Catawba County News
State of the County Health Report Released
April 09, 2018
HICKORY, NC – Catawba County Public Health released the 2017 State of the County’s Health (SOTCH) report, which notes cancer, heart disease, chronic lower respiratory disease, Alzheimer’s disease, and cerebrovascular disease (stroke) as among the leading causes of death in Catawba County.
The SOTCH tracks data for health issues affecting Catawba County residents and important health indicators related to illness, death, and high-risk behaviors. The report is a supplement to the Catawba County Community Health Assessment (CHA), which is a comprehensive overview of the county’s health status produced every four years (most recently in 2015).
Key findings in the 2017 SOTCH include the following:
- We are continuing to see the impact of chronic disease on mortality and quality of life in Catawba County.
- Hepatitis C is an emerging issue on the county, state and national levels.
- The transformation of Catawba County Health partners to LiveWell Catawba gives the county a broader framework for creating a culture of wellness in Catawba County. LiveWell Catawba is making headway through the Healthy People, Healthy Carolinas initiative, LiveWell Schools, LiveWell Early Childhood, LiveWell Out of School Time, Exercise is Medicine, and Faithful Families.
- Another advance is the Conover tobacco-free policy, which was enacted in August 2017, and prohibits smoking and the use of e-cigarettes in public places, including public buildings, parks and vehicles.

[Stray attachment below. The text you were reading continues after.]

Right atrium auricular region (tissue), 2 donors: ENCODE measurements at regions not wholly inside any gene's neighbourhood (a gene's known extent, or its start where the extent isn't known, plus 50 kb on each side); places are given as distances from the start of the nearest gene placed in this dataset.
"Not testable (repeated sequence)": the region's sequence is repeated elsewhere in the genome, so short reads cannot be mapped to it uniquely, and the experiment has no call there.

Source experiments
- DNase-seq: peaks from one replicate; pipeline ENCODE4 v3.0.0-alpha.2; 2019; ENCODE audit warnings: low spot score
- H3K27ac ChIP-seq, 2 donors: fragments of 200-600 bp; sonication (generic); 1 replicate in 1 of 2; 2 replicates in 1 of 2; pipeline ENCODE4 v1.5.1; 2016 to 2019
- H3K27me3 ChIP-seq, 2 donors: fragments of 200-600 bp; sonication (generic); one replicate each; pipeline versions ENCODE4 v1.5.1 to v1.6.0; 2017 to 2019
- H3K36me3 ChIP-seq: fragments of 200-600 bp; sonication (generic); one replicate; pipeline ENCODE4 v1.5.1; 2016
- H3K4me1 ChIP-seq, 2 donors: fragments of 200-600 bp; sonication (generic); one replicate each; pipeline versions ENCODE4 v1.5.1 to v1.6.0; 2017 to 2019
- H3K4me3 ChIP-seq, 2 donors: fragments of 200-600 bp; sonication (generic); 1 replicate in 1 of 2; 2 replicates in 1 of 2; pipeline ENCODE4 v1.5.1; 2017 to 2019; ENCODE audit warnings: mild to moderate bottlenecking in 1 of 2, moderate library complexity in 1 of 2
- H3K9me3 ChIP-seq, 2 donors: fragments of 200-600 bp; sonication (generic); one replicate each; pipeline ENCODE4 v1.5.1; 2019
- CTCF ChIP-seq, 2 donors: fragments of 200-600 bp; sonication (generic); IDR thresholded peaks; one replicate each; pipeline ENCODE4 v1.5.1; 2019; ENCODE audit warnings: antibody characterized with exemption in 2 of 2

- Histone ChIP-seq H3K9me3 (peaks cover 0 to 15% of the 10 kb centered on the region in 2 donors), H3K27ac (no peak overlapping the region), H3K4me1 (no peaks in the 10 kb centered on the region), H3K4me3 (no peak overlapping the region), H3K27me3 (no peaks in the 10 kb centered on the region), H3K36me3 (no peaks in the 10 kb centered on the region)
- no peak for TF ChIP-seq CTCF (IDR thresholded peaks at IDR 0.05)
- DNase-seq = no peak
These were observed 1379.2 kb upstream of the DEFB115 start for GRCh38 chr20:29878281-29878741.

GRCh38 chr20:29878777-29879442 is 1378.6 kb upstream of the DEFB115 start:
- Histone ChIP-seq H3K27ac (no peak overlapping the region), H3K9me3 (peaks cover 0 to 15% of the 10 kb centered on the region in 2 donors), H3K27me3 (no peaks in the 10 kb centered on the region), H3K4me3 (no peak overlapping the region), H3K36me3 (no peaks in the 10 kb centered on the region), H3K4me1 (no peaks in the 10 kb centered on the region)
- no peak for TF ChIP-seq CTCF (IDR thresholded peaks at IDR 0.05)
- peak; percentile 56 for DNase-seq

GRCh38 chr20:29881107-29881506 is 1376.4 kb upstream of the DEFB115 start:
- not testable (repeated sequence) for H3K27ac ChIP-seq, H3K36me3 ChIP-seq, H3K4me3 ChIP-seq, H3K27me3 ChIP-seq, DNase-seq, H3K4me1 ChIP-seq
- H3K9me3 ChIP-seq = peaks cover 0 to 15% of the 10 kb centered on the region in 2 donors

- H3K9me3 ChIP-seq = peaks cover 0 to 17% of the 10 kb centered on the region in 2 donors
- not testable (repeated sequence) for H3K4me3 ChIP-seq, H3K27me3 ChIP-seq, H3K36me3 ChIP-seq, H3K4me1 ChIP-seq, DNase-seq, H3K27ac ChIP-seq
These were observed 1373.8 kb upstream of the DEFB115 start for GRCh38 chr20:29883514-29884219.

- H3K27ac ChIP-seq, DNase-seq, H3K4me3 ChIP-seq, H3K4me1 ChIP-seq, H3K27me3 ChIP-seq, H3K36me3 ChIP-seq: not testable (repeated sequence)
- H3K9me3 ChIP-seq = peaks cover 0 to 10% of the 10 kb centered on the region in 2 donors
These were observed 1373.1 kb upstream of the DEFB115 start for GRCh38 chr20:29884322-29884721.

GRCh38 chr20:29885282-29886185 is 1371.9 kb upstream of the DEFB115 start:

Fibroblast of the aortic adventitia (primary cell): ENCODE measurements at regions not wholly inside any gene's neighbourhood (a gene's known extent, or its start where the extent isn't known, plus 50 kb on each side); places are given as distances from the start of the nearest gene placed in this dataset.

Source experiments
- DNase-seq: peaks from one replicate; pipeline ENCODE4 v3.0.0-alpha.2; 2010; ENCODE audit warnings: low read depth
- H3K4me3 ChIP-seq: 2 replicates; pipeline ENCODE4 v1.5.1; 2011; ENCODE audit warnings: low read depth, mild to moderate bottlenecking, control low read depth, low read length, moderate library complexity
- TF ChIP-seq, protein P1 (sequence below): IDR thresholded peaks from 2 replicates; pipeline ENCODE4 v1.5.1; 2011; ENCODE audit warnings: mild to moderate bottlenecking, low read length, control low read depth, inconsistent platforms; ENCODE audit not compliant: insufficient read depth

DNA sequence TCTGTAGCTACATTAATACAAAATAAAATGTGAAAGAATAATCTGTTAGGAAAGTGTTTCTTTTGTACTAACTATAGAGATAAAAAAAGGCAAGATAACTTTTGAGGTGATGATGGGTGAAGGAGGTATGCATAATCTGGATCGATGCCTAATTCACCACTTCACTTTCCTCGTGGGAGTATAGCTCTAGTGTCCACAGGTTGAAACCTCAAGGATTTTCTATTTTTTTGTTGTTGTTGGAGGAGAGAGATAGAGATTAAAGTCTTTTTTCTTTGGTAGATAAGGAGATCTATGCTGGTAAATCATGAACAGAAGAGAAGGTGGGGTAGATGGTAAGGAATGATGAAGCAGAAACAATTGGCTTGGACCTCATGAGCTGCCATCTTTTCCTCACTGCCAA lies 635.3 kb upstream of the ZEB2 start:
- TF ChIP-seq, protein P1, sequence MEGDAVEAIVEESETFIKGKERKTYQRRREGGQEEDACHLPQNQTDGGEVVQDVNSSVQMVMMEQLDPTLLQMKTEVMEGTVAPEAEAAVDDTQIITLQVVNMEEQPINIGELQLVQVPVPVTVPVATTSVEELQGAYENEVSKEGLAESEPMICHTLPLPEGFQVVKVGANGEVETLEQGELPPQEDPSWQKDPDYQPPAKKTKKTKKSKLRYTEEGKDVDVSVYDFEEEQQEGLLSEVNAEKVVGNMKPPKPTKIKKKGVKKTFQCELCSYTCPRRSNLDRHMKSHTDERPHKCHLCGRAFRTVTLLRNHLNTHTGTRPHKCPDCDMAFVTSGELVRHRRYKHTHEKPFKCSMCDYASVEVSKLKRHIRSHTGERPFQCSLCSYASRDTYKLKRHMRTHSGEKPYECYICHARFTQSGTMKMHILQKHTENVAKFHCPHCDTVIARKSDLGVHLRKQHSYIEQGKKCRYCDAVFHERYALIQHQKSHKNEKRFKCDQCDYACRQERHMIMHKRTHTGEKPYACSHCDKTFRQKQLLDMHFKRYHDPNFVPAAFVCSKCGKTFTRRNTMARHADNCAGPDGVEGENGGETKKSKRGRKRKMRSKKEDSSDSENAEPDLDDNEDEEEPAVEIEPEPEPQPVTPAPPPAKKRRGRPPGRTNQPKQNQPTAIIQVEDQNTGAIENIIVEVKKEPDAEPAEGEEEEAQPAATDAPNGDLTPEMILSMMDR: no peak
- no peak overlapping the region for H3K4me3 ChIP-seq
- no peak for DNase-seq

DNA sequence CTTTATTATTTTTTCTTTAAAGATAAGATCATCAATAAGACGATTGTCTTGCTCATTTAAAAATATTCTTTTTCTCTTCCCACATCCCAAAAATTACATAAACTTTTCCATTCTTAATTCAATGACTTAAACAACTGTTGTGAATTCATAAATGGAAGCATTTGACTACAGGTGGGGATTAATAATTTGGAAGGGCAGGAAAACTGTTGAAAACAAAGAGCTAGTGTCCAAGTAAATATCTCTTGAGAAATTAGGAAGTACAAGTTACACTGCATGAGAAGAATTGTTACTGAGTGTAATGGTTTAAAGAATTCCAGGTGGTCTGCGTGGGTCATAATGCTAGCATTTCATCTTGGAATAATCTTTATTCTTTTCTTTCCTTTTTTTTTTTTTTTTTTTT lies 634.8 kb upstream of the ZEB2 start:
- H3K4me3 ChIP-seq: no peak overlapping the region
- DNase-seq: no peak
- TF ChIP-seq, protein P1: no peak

- The Downtown Hickory Farmers Market will begin accepting SNAP/EBT benefits in 2018, enhancing healthy food access for families receiving SNAP/EBT.
The 2015 CHA found that physical inactivity, poor diet and tobacco use lead to serious diseases in our residents such as cancer, type 2 diabetes, lung disease, heart disease and stroke. These diseases account for more than half of all deaths in Catawba County.
“The SOTCH highlights what Catawba County is doing to improve our county’s health priorities,” said Doug Urland, Catawba County Public Health Director. “It gives us a snapshot of where we are, and a vision of where we want to be as a county. It also serves as an important resource for organizations and residents seeking more information about the health of our residents and how we are working together to address critical health issues.”